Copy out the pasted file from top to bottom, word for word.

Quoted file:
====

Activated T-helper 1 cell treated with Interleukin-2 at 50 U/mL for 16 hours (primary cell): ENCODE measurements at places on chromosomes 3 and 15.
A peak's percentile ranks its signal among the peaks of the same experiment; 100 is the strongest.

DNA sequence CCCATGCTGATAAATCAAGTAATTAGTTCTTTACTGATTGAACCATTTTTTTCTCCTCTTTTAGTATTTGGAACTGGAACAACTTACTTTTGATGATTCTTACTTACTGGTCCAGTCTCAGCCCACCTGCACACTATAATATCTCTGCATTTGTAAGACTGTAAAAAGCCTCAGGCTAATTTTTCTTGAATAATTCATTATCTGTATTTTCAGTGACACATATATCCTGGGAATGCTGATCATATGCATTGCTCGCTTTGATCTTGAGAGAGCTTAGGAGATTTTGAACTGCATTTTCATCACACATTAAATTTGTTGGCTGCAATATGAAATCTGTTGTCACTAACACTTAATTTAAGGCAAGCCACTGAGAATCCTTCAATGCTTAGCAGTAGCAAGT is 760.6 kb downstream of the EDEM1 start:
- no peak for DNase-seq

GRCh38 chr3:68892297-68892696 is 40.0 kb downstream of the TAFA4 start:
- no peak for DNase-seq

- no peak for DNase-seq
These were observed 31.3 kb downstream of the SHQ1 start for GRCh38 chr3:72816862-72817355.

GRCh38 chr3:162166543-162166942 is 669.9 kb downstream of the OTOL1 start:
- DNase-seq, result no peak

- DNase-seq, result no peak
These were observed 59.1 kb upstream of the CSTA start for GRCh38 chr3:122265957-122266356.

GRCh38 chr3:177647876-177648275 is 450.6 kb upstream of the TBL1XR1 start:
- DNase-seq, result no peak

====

Activated T-helper 1 cell treated with Interleukin-2 at 50 U/mL for 16 hours (primary cell): ENCODE measurements at places on chromosomes 3 and 15.
A peak's percentile ranks its signal among the peaks of the same experiment; 100 is the strongest.

DNA sequence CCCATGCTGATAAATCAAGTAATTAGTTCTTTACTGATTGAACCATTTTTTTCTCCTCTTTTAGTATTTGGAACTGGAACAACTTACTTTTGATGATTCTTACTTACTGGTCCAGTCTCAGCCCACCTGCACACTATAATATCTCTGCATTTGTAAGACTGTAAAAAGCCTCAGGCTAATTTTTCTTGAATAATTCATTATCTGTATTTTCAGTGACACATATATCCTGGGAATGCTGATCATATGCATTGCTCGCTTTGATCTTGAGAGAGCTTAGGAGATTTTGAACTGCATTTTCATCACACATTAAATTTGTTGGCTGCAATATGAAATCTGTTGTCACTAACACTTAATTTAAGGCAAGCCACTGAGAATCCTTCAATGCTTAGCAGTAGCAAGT is 760.6 kb downstream of the EDEM1 start:
- no peak for DNase-seq

GRCh38 chr3:68892297-68892696 is 40.0 kb downstream of the TAFA4 start:
- no peak for DNase-seq

- no peak for DNase-seq
These were observed 31.3 kb downstream of the SHQ1 start for GRCh38 chr3:72816862-72817355.

GRCh38 chr3:162166543-162166942 is 669.9 kb downstream of the OTOL1 start:
- DNase-seq, result no peak

- DNase-seq, result no peak
These were observed 59.1 kb upstream of the CSTA start for GRCh38 chr3:122265957-122266356.

GRCh38 chr3:177647876-177648275 is 450.6 kb upstream of the TBL1XR1 start:
- DNase-seq, result no peak